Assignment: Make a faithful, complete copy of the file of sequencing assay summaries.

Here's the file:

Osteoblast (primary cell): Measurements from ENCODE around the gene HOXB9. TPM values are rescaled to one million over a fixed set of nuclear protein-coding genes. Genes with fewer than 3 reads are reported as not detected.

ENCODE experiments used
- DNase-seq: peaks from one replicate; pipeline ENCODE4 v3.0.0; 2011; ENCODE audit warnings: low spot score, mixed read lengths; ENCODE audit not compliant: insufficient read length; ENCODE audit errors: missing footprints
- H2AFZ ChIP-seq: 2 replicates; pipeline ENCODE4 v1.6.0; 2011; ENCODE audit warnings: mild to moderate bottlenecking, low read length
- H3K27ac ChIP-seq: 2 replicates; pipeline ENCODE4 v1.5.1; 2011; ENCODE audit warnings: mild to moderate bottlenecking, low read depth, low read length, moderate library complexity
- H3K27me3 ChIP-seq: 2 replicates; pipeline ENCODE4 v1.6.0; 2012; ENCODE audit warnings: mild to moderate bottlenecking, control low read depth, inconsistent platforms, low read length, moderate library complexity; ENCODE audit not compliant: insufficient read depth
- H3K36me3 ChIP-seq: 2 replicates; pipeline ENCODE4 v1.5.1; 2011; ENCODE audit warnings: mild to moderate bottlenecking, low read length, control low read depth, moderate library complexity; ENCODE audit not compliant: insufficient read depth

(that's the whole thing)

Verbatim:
Osteoblast (primary cell): Measurements from ENCODE around the gene HOXB9. TPM values are rescaled to one million over a fixed set of nuclear protein-coding genes. Genes with fewer than 3 reads are reported as not detected.

ENCODE experiments used
- DNase-seq: peaks from one replicate; pipeline ENCODE4 v3.0.0; 2011; ENCODE audit warnings: low spot score, mixed read lengths; ENCODE audit not compliant: insufficient read length; ENCODE audit errors: missing footprints
- H2AFZ ChIP-seq: 2 replicates; pipeline ENCODE4 v1.6.0; 2011; ENCODE audit warnings: mild to moderate bottlenecking, low read length
- H3K27ac ChIP-seq: 2 replicates; pipeline ENCODE4 v1.5.1; 2011; ENCODE audit warnings: mild to moderate bottlenecking, low read depth, low read length, moderate library complexity
- H3K27me3 ChIP-seq: 2 replicates; pipeline ENCODE4 v1.6.0; 2012; ENCODE audit warnings: mild to moderate bottlenecking, control low read depth, inconsistent platforms, low read length, moderate library complexity; ENCODE audit not compliant: insufficient read depth
- H3K36me3 ChIP-seq: 2 replicates; pipeline ENCODE4 v1.5.1; 2011; ENCODE audit warnings: mild to moderate bottlenecking, low read length, control low read depth, moderate library complexity; ENCODE audit not compliant: insufficient read depth